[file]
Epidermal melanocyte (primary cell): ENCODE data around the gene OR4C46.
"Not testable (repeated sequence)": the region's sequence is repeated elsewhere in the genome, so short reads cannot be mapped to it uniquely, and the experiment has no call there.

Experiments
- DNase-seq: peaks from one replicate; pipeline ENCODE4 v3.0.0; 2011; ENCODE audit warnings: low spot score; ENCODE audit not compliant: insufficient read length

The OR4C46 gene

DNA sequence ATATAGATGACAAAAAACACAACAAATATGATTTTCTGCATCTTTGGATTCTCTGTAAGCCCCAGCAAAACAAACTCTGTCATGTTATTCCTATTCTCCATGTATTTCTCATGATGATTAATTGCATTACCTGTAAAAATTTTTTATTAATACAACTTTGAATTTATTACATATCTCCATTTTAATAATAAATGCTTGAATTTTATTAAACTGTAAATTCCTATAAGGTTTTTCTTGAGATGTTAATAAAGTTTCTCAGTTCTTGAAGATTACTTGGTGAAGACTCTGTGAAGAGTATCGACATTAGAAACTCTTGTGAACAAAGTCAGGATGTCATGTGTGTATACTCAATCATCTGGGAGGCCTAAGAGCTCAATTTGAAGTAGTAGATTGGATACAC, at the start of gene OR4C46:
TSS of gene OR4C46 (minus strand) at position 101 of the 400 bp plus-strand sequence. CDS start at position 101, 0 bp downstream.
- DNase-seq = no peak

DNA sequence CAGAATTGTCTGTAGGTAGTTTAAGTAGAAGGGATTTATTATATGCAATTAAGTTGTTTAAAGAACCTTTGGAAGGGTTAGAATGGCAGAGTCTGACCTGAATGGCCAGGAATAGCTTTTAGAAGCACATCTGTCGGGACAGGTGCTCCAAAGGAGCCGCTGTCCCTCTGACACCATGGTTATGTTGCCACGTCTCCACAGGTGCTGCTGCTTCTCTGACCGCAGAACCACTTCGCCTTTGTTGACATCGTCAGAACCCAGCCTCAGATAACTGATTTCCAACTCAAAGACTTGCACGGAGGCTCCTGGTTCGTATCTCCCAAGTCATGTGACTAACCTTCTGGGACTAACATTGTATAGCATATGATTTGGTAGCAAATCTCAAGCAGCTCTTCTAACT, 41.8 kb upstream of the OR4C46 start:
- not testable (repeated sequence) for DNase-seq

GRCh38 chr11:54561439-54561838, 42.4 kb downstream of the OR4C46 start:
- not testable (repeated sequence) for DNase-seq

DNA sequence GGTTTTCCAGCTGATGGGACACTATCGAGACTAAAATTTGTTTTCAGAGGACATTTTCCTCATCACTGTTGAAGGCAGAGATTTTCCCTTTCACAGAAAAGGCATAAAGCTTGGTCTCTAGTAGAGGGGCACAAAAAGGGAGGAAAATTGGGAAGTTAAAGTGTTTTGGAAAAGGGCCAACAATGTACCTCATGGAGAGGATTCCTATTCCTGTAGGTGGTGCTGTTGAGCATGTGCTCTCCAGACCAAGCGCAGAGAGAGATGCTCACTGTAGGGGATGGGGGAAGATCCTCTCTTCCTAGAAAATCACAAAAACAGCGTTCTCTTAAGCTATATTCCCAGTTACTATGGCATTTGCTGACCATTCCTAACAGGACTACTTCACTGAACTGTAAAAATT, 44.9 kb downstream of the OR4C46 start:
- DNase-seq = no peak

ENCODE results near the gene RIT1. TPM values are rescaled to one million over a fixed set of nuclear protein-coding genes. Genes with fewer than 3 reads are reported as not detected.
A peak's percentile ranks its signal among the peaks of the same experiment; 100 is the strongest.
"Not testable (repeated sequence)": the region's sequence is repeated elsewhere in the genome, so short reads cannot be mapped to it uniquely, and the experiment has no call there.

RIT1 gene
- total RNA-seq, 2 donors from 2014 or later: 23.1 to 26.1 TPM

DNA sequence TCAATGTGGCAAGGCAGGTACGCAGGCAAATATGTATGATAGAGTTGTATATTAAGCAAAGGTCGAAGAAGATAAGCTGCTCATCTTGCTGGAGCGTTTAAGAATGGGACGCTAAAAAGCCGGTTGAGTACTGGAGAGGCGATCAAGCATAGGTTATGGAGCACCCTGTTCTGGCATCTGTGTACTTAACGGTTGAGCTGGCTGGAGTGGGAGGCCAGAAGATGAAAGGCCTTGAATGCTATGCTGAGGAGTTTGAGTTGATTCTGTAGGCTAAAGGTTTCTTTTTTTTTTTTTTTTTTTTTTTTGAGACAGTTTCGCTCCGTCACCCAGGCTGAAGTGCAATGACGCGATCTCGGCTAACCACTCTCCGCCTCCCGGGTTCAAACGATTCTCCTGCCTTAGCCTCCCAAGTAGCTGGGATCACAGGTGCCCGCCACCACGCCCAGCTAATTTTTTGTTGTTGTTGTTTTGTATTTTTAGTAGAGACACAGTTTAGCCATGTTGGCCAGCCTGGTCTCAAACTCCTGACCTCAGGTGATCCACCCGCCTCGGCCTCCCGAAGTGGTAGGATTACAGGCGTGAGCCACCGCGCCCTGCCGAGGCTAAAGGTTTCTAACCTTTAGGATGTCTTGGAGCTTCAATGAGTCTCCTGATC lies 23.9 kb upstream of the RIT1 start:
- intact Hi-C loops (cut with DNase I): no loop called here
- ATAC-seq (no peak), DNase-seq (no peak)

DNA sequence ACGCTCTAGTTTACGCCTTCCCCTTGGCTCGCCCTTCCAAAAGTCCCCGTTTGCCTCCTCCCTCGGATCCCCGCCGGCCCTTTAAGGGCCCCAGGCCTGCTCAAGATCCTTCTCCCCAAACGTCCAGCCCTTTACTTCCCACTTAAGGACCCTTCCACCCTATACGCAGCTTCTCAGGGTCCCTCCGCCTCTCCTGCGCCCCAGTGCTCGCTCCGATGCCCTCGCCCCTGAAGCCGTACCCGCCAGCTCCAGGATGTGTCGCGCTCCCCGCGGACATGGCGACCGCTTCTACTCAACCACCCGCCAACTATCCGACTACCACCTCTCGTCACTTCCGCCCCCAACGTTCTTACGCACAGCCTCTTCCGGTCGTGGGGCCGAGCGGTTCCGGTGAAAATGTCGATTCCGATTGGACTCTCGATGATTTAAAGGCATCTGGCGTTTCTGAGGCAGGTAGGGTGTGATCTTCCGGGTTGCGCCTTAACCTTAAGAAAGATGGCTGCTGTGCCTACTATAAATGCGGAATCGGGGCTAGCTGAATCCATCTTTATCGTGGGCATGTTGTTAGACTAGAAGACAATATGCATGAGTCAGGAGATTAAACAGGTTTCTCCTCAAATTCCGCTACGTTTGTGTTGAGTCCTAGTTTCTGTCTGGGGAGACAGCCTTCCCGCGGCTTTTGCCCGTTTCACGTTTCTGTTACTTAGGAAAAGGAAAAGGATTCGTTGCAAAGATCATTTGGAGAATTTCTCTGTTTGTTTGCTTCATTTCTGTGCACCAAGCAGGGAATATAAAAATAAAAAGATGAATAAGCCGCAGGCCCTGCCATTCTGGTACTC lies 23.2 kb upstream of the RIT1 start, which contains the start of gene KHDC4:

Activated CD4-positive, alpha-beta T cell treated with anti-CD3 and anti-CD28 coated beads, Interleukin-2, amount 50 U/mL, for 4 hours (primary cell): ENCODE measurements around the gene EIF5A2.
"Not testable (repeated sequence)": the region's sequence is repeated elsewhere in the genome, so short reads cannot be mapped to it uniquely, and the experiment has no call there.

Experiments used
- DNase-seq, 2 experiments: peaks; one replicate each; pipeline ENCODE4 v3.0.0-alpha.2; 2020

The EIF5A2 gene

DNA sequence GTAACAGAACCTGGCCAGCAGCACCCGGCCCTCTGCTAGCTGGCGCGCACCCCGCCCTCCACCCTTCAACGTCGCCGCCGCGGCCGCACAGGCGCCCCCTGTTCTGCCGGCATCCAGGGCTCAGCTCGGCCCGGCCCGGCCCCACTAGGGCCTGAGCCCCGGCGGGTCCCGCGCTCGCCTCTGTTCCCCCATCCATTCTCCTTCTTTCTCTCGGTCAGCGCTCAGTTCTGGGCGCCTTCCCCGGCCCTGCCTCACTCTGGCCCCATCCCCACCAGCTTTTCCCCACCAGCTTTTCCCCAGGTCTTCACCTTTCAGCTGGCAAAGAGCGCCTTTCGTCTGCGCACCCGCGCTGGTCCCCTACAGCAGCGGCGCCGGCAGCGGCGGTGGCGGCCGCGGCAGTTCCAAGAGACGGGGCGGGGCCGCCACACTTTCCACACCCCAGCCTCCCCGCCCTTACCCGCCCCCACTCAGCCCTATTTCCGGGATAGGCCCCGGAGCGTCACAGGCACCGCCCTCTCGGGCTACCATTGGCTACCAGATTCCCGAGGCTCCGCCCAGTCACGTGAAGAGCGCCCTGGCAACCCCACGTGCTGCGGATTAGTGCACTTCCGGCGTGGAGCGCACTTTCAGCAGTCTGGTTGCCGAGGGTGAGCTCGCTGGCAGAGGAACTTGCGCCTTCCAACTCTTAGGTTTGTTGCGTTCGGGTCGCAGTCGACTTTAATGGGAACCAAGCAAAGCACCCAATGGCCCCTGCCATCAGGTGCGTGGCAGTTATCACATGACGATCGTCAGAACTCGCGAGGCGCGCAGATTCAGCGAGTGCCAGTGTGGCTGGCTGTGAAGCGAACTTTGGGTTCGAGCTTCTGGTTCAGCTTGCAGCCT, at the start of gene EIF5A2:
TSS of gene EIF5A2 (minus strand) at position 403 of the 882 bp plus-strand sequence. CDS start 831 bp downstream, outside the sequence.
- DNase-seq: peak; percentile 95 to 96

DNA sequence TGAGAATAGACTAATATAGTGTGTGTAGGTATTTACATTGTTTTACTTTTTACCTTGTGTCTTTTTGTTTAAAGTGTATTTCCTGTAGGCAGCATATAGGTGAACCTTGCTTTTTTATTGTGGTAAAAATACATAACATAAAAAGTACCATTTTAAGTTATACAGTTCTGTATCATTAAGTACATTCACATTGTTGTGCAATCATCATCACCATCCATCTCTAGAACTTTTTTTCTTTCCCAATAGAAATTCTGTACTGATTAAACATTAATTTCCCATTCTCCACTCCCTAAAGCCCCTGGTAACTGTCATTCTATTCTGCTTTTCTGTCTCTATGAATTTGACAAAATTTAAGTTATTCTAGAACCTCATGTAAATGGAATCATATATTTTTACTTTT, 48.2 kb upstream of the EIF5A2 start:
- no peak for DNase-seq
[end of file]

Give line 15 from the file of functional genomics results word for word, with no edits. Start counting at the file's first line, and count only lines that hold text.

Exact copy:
ENCODE results near the gene RIT1. TPM values are rescaled to one million over a fixed set of nuclear protein-coding genes. Genes with fewer than 3 reads are reported as not detected.